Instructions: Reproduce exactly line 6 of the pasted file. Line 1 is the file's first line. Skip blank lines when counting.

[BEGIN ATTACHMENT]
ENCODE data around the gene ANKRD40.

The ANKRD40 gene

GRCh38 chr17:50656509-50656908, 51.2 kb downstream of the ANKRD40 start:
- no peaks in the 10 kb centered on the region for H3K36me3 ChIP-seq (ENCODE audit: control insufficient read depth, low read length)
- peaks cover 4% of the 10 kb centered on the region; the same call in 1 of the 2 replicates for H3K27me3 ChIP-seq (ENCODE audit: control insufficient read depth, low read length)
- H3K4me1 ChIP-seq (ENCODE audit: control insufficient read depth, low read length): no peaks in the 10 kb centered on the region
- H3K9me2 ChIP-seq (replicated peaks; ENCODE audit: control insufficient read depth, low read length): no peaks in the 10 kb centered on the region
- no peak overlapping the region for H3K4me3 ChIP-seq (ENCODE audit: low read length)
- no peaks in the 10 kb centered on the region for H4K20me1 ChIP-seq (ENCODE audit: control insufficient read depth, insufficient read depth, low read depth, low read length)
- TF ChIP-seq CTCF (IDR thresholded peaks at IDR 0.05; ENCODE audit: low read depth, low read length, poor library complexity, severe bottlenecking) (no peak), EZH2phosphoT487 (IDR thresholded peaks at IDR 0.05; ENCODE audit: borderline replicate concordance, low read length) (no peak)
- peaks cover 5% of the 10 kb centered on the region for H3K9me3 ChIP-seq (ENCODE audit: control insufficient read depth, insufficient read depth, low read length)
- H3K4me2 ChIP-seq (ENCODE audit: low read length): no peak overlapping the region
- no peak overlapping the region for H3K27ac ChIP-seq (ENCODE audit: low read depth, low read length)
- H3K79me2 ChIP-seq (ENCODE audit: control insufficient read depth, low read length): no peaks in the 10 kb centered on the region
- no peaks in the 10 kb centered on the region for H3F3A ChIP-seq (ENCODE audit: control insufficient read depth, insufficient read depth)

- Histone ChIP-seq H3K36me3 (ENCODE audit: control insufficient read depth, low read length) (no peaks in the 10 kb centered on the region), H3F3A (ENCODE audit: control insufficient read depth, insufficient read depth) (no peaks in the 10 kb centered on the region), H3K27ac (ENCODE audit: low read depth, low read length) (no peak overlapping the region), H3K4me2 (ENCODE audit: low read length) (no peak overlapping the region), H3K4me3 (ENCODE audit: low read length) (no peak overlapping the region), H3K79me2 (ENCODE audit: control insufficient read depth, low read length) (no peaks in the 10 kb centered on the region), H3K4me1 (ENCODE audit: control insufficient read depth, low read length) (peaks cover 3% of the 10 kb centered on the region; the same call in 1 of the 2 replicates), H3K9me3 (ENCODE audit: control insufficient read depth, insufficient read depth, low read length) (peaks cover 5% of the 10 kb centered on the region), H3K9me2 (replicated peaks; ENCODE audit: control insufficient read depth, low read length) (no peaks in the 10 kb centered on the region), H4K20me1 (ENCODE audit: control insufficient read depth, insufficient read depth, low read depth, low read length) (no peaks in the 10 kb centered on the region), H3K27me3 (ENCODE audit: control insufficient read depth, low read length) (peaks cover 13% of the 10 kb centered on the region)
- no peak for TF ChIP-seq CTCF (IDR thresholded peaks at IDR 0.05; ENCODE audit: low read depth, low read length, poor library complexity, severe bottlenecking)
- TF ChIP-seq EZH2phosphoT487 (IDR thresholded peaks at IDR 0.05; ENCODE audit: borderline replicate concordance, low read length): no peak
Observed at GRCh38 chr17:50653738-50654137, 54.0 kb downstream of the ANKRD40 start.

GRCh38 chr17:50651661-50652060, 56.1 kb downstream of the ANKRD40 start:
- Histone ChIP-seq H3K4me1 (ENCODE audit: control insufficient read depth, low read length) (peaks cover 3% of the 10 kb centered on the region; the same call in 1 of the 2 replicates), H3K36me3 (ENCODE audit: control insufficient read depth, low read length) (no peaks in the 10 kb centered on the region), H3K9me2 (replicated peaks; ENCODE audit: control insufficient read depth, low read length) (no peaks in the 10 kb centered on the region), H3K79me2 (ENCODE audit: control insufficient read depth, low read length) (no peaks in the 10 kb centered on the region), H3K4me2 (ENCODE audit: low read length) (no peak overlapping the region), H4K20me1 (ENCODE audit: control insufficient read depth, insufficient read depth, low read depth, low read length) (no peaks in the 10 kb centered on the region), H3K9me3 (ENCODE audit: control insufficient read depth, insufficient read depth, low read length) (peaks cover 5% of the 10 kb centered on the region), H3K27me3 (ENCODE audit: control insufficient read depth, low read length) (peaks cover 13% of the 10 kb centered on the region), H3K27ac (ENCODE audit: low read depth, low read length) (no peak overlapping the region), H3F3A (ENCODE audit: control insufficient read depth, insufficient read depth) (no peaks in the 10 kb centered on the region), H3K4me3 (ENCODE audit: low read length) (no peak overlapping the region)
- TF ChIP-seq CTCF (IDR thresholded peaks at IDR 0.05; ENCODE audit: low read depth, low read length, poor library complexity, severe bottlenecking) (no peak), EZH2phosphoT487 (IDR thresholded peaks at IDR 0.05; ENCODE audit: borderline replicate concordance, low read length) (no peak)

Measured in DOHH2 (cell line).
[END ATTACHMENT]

- H3K4me1 ChIP-seq (ENCODE audit: control insufficient read depth, low read length): no peaks in the 10 kb centered on the region